The government's access to church files, its resources and its professionalism have revealed the crisis in Ireland as never before, with an astonishing level of detail -- providing a level of realism that has overcome any reluctance among Catholics to accept what has been going on. Why is this important? Because until all the facts are known, as Merkel has said, sex-offending priests remain at work in parishes and schools. Grown men and women whose lives have been damaged remain frightened to come forward, priests' superiors look the other way, and the potential for more crimes to be committed continues.
In the United States, there have been six local and state investigations: of Westchester and Suffolk counties in New York; and of New Hampshire; Boston, Massachusetts; Maine; and Philadelphia, Pennsylvania. The Westchester investigation was cursory, but the others were substantial.
Thanks to the New Hampshire investigation, we know that in one thoroughly investigated diocese, almost 10 percent of the priests have been accused of sexually abusing children. Because of the Boston report, we understand how middle management participated in mismanaging the crisis. Thanks to the Philadelphia report, that archdiocese now devotes a page of its Web site to a list of its accused priests, with their photos and whereabouts. But these six investigations cover only a tiny percentage of the U.S. population, so very little of the United States has benefited from the investigations.
What's more, most of the country has not experienced the revelations that made headlines in Boston; Chicago, Illinois; Los Angeles, California; and other cities. In many dioceses, the names of many accused priests are not known, let alone the full extent of their crimes.
This means that in most dioceses in the United States, sex-offending priests are probably still in ministry, and the culture that supports them is still in place. Little wonder that, long after the zero-tolerance policy was approved with much fanfare by bishops in Dallas, Texas, in June 2002, the Rev. Daniel McCormack was accused of abuse in the Chicago archdiocese but was kept in ministry by Cardinal Francis George.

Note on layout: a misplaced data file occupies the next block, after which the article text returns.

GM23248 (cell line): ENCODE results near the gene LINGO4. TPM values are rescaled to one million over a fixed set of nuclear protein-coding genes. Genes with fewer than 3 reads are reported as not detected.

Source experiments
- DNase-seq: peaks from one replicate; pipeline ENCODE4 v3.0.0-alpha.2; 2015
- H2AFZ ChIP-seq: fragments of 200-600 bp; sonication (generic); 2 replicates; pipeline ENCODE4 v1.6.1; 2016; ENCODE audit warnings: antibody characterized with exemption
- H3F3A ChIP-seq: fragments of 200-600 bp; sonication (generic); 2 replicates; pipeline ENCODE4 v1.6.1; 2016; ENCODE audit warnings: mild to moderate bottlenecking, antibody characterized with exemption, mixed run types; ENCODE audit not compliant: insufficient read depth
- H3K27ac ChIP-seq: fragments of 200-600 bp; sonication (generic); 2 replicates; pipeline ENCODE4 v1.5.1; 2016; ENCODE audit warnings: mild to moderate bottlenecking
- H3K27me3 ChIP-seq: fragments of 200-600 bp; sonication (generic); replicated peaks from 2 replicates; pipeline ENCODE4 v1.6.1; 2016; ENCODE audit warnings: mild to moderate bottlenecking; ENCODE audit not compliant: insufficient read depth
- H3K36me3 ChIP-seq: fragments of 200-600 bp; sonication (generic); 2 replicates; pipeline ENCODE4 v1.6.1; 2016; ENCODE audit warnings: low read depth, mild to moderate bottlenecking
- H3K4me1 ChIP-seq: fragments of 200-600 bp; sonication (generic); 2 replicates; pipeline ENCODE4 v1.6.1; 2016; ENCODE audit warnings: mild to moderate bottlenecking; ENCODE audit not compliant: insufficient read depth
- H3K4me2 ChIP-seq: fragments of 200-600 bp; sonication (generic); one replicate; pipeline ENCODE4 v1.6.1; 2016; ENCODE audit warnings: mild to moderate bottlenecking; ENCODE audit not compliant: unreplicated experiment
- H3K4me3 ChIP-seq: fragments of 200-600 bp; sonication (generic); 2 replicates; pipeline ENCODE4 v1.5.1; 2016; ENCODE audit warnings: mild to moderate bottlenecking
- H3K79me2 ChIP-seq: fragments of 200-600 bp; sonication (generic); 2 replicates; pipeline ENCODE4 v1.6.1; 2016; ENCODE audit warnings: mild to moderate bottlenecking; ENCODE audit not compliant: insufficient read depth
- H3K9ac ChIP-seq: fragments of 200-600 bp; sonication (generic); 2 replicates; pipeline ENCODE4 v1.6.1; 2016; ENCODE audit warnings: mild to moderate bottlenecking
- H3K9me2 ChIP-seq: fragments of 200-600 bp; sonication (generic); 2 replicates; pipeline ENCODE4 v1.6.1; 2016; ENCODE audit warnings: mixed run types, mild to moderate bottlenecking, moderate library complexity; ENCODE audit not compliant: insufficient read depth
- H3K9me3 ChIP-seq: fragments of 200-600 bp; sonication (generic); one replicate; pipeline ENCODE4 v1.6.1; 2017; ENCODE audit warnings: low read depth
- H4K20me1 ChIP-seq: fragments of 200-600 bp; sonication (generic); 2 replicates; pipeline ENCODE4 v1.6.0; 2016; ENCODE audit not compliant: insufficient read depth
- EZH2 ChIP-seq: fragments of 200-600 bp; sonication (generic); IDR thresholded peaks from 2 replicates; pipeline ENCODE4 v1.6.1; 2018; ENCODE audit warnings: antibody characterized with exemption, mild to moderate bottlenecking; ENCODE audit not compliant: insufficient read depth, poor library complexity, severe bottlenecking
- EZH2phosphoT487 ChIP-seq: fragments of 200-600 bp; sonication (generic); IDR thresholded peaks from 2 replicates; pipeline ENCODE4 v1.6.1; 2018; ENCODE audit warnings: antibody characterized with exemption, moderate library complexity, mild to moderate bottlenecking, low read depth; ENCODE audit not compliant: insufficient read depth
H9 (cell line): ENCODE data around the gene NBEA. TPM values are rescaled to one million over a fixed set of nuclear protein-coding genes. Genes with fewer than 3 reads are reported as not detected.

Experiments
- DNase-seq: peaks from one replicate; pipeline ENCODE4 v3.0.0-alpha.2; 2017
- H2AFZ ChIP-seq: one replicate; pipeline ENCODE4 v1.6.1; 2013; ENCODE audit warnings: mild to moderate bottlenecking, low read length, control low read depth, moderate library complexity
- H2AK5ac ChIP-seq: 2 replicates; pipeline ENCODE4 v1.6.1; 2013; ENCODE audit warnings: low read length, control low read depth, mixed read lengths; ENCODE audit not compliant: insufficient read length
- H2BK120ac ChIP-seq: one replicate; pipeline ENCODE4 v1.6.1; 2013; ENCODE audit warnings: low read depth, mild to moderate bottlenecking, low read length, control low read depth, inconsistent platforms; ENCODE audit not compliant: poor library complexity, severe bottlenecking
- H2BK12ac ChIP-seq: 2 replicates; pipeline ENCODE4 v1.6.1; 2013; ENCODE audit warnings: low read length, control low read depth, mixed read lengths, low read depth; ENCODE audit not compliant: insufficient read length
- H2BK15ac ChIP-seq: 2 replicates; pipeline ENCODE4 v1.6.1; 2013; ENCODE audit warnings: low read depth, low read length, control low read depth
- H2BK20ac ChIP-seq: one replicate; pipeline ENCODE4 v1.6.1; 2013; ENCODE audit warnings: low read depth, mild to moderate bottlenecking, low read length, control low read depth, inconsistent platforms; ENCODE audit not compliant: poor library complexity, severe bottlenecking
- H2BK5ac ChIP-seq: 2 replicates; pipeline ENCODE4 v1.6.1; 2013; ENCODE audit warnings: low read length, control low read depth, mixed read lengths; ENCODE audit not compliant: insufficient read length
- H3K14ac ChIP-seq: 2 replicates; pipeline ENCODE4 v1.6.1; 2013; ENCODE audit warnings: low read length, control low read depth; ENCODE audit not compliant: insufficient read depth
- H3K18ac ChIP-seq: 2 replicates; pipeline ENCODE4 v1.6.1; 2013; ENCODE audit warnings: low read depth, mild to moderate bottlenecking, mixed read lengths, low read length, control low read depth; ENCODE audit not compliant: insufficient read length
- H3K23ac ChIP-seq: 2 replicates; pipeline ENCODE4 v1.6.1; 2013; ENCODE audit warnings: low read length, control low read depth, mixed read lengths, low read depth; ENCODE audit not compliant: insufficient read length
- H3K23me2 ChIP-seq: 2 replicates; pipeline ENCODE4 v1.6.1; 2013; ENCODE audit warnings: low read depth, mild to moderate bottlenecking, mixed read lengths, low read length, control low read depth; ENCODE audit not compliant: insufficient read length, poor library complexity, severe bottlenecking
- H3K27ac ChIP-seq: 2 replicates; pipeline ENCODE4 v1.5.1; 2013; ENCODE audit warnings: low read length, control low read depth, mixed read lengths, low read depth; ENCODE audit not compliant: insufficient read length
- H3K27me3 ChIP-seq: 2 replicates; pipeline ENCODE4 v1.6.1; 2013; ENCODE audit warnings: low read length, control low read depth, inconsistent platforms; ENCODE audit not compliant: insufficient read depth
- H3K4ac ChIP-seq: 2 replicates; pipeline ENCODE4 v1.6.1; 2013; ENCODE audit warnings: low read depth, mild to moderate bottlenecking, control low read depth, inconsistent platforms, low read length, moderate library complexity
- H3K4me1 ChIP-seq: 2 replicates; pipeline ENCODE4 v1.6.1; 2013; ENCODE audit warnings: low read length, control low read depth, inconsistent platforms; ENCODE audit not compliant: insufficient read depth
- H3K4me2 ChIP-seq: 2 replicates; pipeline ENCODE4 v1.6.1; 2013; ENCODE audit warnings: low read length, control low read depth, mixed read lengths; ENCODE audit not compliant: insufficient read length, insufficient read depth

Despite George's violation of the Dallas agreement, his colleagues elected him president of the U.S. Conference of Catholic Bishops, in which capacity he welcomed Benedict to the United States when the pope visited in 2008.
Sexual abuse by clergy is not just a Catholic problem. Every religion and denomination has covered up sexual abuse.
A congressional investigation in the U.S. would make our population safer and would also address the international aspect of the abuse problem.
The Catholic Church and other churches are global entities that have too often used their transnational structures to protect accused clergy and to provide them with new populations on which to prey.
The clergy abuse crisis is a national emergency that has had a serious health and economic impact on millions of citizens. The Irish government has provided the United States with a blueprint for effective action. It is crucial that Congress get involved.
The opinions expressed in this commentary are solely those of Terence McKiernan